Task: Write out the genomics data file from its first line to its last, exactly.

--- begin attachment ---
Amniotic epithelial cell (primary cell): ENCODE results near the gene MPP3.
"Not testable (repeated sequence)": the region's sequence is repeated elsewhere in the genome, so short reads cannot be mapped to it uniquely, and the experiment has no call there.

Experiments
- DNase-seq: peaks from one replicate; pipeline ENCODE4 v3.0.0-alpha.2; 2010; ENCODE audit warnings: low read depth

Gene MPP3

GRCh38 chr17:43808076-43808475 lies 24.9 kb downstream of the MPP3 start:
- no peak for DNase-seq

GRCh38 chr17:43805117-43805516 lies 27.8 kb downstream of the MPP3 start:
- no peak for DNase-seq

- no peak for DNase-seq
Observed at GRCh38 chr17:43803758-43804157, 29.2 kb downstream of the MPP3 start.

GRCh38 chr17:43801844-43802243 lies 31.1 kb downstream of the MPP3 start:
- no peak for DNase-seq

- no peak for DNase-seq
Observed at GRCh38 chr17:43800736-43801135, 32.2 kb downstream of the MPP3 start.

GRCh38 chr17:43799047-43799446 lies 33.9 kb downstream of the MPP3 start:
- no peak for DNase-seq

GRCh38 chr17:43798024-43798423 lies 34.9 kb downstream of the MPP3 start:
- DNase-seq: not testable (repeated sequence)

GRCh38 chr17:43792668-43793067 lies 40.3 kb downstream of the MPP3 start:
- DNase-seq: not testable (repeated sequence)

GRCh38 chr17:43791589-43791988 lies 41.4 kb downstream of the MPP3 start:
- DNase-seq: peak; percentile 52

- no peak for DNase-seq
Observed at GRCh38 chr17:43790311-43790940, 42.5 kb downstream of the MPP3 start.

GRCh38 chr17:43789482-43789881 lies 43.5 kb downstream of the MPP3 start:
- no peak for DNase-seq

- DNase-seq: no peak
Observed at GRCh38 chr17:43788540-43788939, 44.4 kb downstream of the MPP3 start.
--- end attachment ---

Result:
Amniotic epithelial cell (primary cell): ENCODE results near the gene MPP3.
"Not testable (repeated sequence)": the region's sequence is repeated elsewhere in the genome, so short reads cannot be mapped to it uniquely, and the experiment has no call there.

Experiments
- DNase-seq: peaks from one replicate; pipeline ENCODE4 v3.0.0-alpha.2; 2010; ENCODE audit warnings: low read depth

Gene MPP3

GRCh38 chr17:43808076-43808475 lies 24.9 kb downstream of the MPP3 start:
- no peak for DNase-seq

GRCh38 chr17:43805117-43805516 lies 27.8 kb downstream of the MPP3 start:
- no peak for DNase-seq

- no peak for DNase-seq
Observed at GRCh38 chr17:43803758-43804157, 29.2 kb downstream of the MPP3 start.

GRCh38 chr17:43801844-43802243 lies 31.1 kb downstream of the MPP3 start:
- no peak for DNase-seq

- no peak for DNase-seq
Observed at GRCh38 chr17:43800736-43801135, 32.2 kb downstream of the MPP3 start.

GRCh38 chr17:43799047-43799446 lies 33.9 kb downstream of the MPP3 start:
- no peak for DNase-seq

GRCh38 chr17:43798024-43798423 lies 34.9 kb downstream of the MPP3 start:
- DNase-seq: not testable (repeated sequence)

GRCh38 chr17:43792668-43793067 lies 40.3 kb downstream of the MPP3 start:
- DNase-seq: not testable (repeated sequence)

GRCh38 chr17:43791589-43791988 lies 41.4 kb downstream of the MPP3 start:
- DNase-seq: peak; percentile 52

- no peak for DNase-seq
Observed at GRCh38 chr17:43790311-43790940, 42.5 kb downstream of the MPP3 start.

GRCh38 chr17:43789482-43789881 lies 43.5 kb downstream of the MPP3 start:
- no peak for DNase-seq

- DNase-seq: no peak
Observed at GRCh38 chr17:43788540-43788939, 44.4 kb downstream of the MPP3 start.